Associated Electrical Industries propose to construct this reactor as a private venture. The Atomic Energy Authority will supply the necessary nuclear fuel on a rental basis.

Mr. Warbey

In view of the vast implications of this new development, involving the private ownership of an atomic power plant, even if it is only on a comparatively small scale, is it not right that the House should be fully informed of all the details of the agreement, including such matter as the conditions under which the enriched fuels are being supplied and what arrangements are being made to deal with the plutonium by-product at the end which may be of weapons grade?

Mr. Butler

I am able to inform the House of the terms of the loan of the nuclear fuel by the Atomic Energy Authority. They will cover the following: first, the cost of fabricating the fuel elements; secondly, a percentage of the total cost of the fuel, including an element for research and development; thirdly, the cost of fuels spent during the running of the reactor; and fourthly, the cost of reprocessing spent fuel elements. I mention that only because the hon. Member asked whether I could give an indication of the terms. I hope my Answer will be an indication to him that the terms are being very carefully watched.

Mr. Beswick

While accepting that this is a private venture—and whether it should be or not is entirely a different question which some people might dispute—would the right hon. Gentleman say how much this private firm is paying for the know-how and information which is being given to it by the Atomic Energy Authority, which has cost the Authority so many millions of pounds of public money?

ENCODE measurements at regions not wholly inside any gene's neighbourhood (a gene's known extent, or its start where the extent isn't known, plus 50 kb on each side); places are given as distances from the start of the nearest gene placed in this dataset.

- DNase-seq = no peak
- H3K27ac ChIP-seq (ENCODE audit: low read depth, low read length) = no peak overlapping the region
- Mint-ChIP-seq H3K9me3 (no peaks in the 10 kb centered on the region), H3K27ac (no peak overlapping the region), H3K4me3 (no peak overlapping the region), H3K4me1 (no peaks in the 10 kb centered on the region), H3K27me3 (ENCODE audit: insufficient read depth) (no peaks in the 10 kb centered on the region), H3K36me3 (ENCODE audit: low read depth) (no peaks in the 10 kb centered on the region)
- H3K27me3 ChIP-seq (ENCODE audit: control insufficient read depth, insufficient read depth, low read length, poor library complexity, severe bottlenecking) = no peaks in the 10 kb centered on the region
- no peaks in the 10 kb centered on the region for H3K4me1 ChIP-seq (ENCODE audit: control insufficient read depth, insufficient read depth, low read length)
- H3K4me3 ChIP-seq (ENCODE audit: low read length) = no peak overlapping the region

Mr. Butler

That is such an important question that I should need notice of it.

Mr. Maclay

Will my right hon. Friend confirm that A.E.I. are being extremely public-spirited in spending very large sums of money on their own account and, more, being prepared to make available this reactor, when ready, for study by our universities and other institutions?

Mr. Butler

I am glad that the right hon. Gentleman has raised that point. Not only have the A.E.I. been patriotic in this matter, but they intend to make the reactor available for educational research work by a group of southern universities.

Mr. Callaghan

Whatever the merits or demerits of the last supplementary question, is the Lord Privy Seal aware that a lot of public interest and some anxiety exists about the terms of these arrangements? We are embarking on an entirely new field and, while we are grateful for the information which we have been given this afternoon, will the right hon. Gentleman consider either making a detailed statement or publishing a White Paper so that we can have details of the whole of these arrangements?

Mr. Butler

As the transaction in question is inspired by the utmost public spirit, I can see no objection whatever to making available to the House all the information which I have. I will consult my noble Friend as to the best way of doing that in order that the House may be informed and the hon. Member may be satisfied.